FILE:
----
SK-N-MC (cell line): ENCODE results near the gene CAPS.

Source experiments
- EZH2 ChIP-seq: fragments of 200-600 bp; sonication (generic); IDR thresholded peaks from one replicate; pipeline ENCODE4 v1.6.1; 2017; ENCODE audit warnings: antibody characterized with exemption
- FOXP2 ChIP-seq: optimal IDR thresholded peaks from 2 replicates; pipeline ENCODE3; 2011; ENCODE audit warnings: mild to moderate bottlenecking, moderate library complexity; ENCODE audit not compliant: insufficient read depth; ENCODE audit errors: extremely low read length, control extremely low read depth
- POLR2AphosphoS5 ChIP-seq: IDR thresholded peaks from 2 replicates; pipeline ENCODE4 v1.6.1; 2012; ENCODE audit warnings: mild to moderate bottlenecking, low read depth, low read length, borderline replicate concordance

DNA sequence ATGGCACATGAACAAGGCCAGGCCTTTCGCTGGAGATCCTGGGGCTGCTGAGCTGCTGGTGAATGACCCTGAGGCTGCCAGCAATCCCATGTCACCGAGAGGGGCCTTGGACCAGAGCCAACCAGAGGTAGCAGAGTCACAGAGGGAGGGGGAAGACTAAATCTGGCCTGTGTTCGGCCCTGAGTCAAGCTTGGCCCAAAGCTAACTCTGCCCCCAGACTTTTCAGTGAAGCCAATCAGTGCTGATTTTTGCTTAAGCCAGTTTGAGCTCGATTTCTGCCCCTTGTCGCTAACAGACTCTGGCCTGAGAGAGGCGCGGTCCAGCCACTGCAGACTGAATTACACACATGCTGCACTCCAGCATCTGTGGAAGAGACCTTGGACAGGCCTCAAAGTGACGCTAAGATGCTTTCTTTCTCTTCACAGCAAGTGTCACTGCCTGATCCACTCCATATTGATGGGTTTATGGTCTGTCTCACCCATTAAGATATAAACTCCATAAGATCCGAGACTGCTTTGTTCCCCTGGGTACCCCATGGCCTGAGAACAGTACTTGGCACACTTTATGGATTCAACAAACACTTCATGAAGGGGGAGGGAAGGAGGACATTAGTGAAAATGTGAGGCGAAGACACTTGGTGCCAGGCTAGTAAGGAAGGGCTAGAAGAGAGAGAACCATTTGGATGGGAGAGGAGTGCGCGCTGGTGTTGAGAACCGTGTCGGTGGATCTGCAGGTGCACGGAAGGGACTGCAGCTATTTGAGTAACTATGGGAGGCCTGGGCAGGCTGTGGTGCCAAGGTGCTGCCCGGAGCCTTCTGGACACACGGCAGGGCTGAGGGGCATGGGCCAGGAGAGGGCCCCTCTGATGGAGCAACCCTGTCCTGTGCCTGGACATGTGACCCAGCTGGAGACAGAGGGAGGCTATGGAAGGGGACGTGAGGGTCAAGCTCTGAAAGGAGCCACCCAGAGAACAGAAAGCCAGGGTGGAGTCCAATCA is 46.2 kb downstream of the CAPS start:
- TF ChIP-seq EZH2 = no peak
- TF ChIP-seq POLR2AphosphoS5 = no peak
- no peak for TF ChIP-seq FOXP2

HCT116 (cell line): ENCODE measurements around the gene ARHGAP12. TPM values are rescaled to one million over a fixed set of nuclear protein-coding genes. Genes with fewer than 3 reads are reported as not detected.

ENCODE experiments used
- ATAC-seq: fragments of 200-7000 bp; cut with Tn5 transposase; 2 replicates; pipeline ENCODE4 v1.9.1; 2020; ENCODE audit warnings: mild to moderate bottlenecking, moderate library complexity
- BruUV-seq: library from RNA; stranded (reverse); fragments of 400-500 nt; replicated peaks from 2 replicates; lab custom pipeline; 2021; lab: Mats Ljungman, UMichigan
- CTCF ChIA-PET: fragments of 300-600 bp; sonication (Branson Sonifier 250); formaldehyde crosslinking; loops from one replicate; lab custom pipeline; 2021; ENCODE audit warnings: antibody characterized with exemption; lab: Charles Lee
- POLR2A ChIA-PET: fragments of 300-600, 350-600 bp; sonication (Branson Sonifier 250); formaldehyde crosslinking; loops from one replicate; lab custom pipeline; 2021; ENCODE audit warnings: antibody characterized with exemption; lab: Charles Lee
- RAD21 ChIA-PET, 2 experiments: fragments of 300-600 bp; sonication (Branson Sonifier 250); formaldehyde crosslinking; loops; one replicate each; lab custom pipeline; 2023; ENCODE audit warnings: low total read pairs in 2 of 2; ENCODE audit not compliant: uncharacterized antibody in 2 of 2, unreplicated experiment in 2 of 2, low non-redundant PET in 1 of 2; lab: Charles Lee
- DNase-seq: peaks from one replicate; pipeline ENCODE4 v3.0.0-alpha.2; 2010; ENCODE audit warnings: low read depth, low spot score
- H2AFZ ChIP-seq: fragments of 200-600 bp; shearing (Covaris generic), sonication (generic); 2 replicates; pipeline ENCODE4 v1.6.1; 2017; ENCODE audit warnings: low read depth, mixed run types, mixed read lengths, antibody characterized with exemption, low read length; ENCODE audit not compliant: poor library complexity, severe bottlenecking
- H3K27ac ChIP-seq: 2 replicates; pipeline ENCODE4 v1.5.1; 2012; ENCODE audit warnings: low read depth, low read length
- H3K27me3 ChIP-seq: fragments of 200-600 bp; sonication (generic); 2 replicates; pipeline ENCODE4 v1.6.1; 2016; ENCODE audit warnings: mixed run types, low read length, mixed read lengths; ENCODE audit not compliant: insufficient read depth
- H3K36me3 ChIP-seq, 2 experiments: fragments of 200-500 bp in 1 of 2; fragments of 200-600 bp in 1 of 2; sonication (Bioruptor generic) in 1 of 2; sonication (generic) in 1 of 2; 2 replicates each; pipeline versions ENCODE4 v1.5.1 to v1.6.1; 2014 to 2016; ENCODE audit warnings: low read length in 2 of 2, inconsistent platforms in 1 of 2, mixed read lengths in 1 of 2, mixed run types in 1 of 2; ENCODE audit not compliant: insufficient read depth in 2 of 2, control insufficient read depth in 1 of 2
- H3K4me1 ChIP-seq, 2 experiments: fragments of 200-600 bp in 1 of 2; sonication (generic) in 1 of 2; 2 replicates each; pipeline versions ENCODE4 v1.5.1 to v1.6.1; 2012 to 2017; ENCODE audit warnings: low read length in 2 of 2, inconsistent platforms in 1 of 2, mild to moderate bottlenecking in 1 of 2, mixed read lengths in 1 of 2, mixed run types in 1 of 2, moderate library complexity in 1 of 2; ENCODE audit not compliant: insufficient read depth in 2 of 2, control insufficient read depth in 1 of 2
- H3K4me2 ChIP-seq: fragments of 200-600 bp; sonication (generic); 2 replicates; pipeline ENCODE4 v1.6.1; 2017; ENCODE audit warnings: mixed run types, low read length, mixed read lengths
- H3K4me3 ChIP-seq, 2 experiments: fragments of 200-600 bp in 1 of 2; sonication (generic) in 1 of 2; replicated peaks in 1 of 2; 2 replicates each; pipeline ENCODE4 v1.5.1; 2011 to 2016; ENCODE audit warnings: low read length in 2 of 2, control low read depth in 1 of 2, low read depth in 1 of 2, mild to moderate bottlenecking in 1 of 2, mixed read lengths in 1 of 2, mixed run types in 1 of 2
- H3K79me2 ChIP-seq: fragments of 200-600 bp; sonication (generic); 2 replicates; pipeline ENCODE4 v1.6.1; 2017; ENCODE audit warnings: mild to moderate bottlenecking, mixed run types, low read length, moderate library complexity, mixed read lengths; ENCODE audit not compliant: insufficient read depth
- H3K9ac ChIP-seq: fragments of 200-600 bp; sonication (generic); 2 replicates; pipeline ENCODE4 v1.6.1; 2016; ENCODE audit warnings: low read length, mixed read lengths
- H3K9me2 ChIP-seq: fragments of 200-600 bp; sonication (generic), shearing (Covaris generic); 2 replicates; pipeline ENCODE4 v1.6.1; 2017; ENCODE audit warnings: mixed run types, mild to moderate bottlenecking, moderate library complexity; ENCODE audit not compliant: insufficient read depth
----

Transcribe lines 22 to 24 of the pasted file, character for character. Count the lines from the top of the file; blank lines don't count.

- H3K4me1 ChIP-seq, 2 experiments: fragments of 200-600 bp in 1 of 2; sonication (generic) in 1 of 2; 2 replicates each; pipeline versions ENCODE4 v1.5.1 to v1.6.1; 2012 to 2017; ENCODE audit warnings: low read length in 2 of 2, inconsistent platforms in 1 of 2, mild to moderate bottlenecking in 1 of 2, mixed read lengths in 1 of 2, mixed run types in 1 of 2, moderate library complexity in 1 of 2; ENCODE audit not compliant: insufficient read depth in 2 of 2, control insufficient read depth in 1 of 2
- H3K4me2 ChIP-seq: fragments of 200-600 bp; sonication (generic); 2 replicates; pipeline ENCODE4 v1.6.1; 2017; ENCODE audit warnings: mixed run types, low read length, mixed read lengths
- H3K4me3 ChIP-seq, 2 experiments: fragments of 200-600 bp in 1 of 2; sonication (generic) in 1 of 2; replicated peaks in 1 of 2; 2 replicates each; pipeline ENCODE4 v1.5.1; 2011 to 2016; ENCODE audit warnings: low read length in 2 of 2, control low read depth in 1 of 2, low read depth in 1 of 2, mild to moderate bottlenecking in 1 of 2, mixed read lengths in 1 of 2, mixed run types in 1 of 2